• Tizen Store introduction
    • Tizen.org Web Infrastructure
    • Web OS opportunities and challenges in China market
The 2013 Tizen Conference will be held in San Francisco from May 22 – 24, 2013.

Links: Tizen Conference schedule | 2013 Tizen Conference Registration
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Tizen 2.0 Magnolia is now out of Alpha and its official release is now out! Ubuntu 32/62-bit, Windows 32/64-bit, and Mac OS X versions of the SDK and Source Code are now available for download.

Some of the impressive enhancements of the release include:

  • Enhanced Web framework that provides state-of-the-art HTML5/W3C API support
  • Web UI framework, including full-screen and multi-window support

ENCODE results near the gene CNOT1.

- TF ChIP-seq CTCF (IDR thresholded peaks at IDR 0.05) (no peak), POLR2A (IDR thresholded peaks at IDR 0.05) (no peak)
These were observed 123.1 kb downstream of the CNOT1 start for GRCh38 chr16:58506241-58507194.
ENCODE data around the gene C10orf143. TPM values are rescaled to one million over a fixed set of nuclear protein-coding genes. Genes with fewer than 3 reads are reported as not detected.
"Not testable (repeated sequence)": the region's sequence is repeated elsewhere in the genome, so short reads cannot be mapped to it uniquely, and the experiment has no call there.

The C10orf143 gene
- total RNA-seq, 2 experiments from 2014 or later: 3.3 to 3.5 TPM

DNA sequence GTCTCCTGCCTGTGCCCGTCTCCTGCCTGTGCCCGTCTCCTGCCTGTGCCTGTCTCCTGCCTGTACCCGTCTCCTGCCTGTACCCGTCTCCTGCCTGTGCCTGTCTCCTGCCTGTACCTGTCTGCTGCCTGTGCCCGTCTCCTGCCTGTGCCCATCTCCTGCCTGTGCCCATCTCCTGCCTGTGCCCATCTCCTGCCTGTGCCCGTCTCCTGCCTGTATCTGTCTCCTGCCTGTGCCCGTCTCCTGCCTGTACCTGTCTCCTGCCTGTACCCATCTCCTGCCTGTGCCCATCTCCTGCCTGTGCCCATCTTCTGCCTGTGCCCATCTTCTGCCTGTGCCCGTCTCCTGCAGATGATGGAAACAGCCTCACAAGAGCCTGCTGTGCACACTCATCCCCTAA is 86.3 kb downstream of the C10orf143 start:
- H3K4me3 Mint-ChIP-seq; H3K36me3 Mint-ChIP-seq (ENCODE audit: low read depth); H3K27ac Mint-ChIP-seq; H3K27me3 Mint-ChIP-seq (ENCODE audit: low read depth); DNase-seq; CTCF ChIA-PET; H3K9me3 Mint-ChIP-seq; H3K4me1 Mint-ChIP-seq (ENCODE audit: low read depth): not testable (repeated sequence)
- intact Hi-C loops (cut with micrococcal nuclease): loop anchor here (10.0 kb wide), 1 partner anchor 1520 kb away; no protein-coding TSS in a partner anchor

• Additional Tizen device APIs, such as Bluetooth and NFC support, and access to the device’s calendar, call history, and messaging subsystems
  • Web Runtime framework supporting new configuration elements for specifying the required features and privileges, and providing the basic runtime environment for NPRuntime plugins
  • Native framework supporting full-featured application development and providing a variety of features such as background applications, IP Push, and TTS (Text-To-Speech)
  • Core and native reference applications including Calendar, Contacts, Gallery, Phone, Settings, and Video Player
  • Enhanced Web IDE providing WYSIWYG design environment, Chrome-based JavaScript inspector, and JavaScript log viewer
  • Native IDE providing a project wizard, WYSIWYG design environment, unit test tool, and dynamic analyzer

The release of Tizen 2.0 Magnolia is just in time for the Tizen Developer Conference in San Francisco from May 22 to 24.